See 1 Cor. 10:16-21.

From Robertson's Word Pictures: Ye cannot (ου δυναστε — ou dunasthe). Morally impossible to drink the Lord‘s cup and the cup of demons, to partake of the Lord‘s table and the table of demons.

Of the table of the Lord (τραπεζης Κυριου — trapezēs Kuriou). No articles, but definite idea. Τραπεζα — Trapeza is from τετρα — tetra (four) and πεζα — peza (a foot), four-footed. Here table means, as often, what is on the table. See Luke 22:30 where Jesus says “at my table” (επι της τραπεζης μου — epi tēs trapezēs mou), referring to the spiritual feast hereafter. Here the reference is plainly to the Lord‘s Supper (Κυριακον δειπνον — Kuriakon deipnon 1 Corinthians 11:20). See allusions in O.T. to use of the table in heathen idol feasts (Isaiah 65:11; Jeremiah 7:18; Ezekiel 16:18.; Ezekiel 23:41). The altar of burnt-offering is called the table of the Lord in Malachi 1:7 (Vincent).

Vincent's Word Studies:

The cup of devils

Representing the heathen feast. The special reference may be either to the drinking-cup, or to that used for pouring libations.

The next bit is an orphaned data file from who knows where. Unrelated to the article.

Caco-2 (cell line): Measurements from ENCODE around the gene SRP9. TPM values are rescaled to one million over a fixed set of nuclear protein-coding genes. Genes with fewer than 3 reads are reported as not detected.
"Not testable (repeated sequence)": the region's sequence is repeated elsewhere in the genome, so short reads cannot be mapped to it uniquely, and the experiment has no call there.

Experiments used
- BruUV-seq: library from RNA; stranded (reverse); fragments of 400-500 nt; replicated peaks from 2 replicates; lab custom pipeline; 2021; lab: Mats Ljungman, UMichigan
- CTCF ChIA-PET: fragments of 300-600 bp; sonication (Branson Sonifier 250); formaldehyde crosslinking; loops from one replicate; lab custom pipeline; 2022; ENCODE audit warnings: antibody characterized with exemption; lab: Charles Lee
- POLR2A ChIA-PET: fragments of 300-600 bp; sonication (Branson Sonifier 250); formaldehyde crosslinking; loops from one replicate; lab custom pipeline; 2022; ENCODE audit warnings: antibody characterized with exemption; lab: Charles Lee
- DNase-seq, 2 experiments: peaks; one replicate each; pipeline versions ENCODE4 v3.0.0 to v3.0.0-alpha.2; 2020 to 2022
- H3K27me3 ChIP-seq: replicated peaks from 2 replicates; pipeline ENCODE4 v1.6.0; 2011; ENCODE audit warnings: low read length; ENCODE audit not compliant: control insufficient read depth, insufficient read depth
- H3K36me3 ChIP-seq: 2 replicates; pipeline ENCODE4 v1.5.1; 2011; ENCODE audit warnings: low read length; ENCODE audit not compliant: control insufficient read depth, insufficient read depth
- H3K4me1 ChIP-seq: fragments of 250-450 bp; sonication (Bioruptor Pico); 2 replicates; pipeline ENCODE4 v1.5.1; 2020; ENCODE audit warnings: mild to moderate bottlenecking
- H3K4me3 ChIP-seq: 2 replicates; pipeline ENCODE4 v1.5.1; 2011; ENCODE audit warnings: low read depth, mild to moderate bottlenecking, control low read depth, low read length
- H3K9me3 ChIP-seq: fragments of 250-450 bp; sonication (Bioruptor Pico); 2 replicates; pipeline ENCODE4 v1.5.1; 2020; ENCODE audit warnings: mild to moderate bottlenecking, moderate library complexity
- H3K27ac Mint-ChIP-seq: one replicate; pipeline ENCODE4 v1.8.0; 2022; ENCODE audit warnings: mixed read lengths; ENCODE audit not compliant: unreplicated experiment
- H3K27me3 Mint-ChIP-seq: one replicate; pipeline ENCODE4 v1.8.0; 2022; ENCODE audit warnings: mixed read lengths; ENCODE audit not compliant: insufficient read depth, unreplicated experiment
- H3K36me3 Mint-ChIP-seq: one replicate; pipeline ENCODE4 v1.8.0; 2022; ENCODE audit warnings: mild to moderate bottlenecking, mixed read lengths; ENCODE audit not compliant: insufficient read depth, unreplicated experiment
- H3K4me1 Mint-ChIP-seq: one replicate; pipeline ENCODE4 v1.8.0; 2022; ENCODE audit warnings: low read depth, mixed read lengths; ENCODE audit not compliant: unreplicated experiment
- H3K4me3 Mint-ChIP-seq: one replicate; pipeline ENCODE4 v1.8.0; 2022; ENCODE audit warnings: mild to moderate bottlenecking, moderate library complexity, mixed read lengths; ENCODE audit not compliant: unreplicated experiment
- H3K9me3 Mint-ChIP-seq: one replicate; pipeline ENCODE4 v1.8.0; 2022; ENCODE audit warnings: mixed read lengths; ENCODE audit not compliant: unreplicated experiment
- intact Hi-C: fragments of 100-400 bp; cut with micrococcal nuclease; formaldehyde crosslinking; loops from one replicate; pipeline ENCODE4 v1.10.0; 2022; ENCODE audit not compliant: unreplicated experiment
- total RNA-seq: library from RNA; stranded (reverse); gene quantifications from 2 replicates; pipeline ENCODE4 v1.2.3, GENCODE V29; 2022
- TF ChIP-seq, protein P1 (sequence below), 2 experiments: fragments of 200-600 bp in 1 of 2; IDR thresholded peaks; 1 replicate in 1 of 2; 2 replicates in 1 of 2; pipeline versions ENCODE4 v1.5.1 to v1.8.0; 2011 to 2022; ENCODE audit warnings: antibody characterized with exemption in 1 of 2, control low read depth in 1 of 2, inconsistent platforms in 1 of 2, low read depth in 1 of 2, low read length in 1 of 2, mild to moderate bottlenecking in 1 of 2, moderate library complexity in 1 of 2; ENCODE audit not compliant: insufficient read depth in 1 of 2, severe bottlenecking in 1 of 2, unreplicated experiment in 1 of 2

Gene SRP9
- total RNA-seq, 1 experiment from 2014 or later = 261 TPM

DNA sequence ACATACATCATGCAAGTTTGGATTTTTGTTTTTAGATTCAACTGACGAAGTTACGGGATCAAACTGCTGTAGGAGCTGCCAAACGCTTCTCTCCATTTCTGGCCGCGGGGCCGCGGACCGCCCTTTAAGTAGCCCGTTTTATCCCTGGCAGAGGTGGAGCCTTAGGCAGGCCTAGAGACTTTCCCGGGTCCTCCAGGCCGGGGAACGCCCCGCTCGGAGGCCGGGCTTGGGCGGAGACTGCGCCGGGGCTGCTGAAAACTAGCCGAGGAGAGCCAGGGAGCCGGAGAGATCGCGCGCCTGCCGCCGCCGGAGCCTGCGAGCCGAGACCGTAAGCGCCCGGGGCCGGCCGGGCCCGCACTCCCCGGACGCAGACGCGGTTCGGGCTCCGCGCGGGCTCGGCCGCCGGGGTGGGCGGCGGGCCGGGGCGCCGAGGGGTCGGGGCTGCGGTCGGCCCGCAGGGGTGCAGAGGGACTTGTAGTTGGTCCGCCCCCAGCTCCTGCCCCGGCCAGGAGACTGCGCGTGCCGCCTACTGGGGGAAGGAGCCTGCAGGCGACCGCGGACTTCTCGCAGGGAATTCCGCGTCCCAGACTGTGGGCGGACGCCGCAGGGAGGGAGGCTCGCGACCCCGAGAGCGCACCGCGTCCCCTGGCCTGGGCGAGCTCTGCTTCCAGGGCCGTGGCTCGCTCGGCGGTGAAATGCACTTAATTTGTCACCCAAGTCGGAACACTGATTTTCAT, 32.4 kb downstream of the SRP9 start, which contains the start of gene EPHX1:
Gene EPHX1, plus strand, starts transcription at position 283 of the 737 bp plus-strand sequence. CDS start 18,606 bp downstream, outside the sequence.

The Lord's table

Representing the Lord's Supper. See 1 Corinthians 11:20sqq. The Greeks and Romans, on extraordinary occasions, placed images of the gods reclining on couches, with tables and food beside them, as if really partakers of the things offered in sacrifice. Diodorus, describing the temple of Bel at Babylon, mentions a large table of beaten gold, forty feet by fifteen, standing before the colossal statues of three deities. Upon it were two drinking-cups. See, also, the story of “Bel and the Dragon,” vv. 10-15. The sacredness of the table in heathen worship is apparent from the manner in which it is combined with the altar in solemn formulae; as ara et mensa. Allusions to the table or to food and drink-offerings in honor of heathen deities occur in the Old Testament: Isaiah 65:11; Jeremiah 7:18; Ezekiel 16:18, Ezekiel 16:19; Ezekiel 23:41. In Malachi 1:7, the altar of burnt-offering is called “the table of the Lord.”